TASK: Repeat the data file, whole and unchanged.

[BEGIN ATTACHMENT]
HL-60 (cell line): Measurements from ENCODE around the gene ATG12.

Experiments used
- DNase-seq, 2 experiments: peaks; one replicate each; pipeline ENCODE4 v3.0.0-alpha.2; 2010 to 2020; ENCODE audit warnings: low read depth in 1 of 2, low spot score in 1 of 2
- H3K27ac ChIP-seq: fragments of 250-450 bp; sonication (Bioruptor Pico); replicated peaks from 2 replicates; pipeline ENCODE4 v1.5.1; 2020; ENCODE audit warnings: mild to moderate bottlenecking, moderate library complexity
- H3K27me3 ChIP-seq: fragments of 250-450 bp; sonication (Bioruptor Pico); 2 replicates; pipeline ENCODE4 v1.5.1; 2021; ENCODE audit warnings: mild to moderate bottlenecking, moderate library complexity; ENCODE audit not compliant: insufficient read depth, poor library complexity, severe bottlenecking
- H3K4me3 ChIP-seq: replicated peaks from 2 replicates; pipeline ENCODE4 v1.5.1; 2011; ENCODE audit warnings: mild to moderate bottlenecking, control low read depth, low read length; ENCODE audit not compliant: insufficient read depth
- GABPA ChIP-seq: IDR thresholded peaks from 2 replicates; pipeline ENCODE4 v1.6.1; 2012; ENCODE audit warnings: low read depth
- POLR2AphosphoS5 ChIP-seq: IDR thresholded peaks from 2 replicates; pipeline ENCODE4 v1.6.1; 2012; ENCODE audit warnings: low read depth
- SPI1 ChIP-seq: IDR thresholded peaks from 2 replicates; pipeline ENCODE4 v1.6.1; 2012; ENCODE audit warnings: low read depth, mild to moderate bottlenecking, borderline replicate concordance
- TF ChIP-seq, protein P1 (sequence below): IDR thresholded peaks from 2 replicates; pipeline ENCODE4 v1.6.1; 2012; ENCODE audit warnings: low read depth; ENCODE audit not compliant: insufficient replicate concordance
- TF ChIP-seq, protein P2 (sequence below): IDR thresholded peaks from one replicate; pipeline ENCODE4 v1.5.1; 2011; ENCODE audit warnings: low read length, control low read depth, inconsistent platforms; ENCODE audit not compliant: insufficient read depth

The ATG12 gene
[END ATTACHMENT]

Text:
HL-60 (cell line): Measurements from ENCODE around the gene ATG12.

Experiments used
- DNase-seq, 2 experiments: peaks; one replicate each; pipeline ENCODE4 v3.0.0-alpha.2; 2010 to 2020; ENCODE audit warnings: low read depth in 1 of 2, low spot score in 1 of 2
- H3K27ac ChIP-seq: fragments of 250-450 bp; sonication (Bioruptor Pico); replicated peaks from 2 replicates; pipeline ENCODE4 v1.5.1; 2020; ENCODE audit warnings: mild to moderate bottlenecking, moderate library complexity
- H3K27me3 ChIP-seq: fragments of 250-450 bp; sonication (Bioruptor Pico); 2 replicates; pipeline ENCODE4 v1.5.1; 2021; ENCODE audit warnings: mild to moderate bottlenecking, moderate library complexity; ENCODE audit not compliant: insufficient read depth, poor library complexity, severe bottlenecking
- H3K4me3 ChIP-seq: replicated peaks from 2 replicates; pipeline ENCODE4 v1.5.1; 2011; ENCODE audit warnings: mild to moderate bottlenecking, control low read depth, low read length; ENCODE audit not compliant: insufficient read depth
- GABPA ChIP-seq: IDR thresholded peaks from 2 replicates; pipeline ENCODE4 v1.6.1; 2012; ENCODE audit warnings: low read depth
- POLR2AphosphoS5 ChIP-seq: IDR thresholded peaks from 2 replicates; pipeline ENCODE4 v1.6.1; 2012; ENCODE audit warnings: low read depth
- SPI1 ChIP-seq: IDR thresholded peaks from 2 replicates; pipeline ENCODE4 v1.6.1; 2012; ENCODE audit warnings: low read depth, mild to moderate bottlenecking, borderline replicate concordance
- TF ChIP-seq, protein P1 (sequence below): IDR thresholded peaks from 2 replicates; pipeline ENCODE4 v1.6.1; 2012; ENCODE audit warnings: low read depth; ENCODE audit not compliant: insufficient replicate concordance
- TF ChIP-seq, protein P2 (sequence below): IDR thresholded peaks from one replicate; pipeline ENCODE4 v1.5.1; 2011; ENCODE audit warnings: low read length, control low read depth, inconsistent platforms; ENCODE audit not compliant: insufficient read depth

The ATG12 gene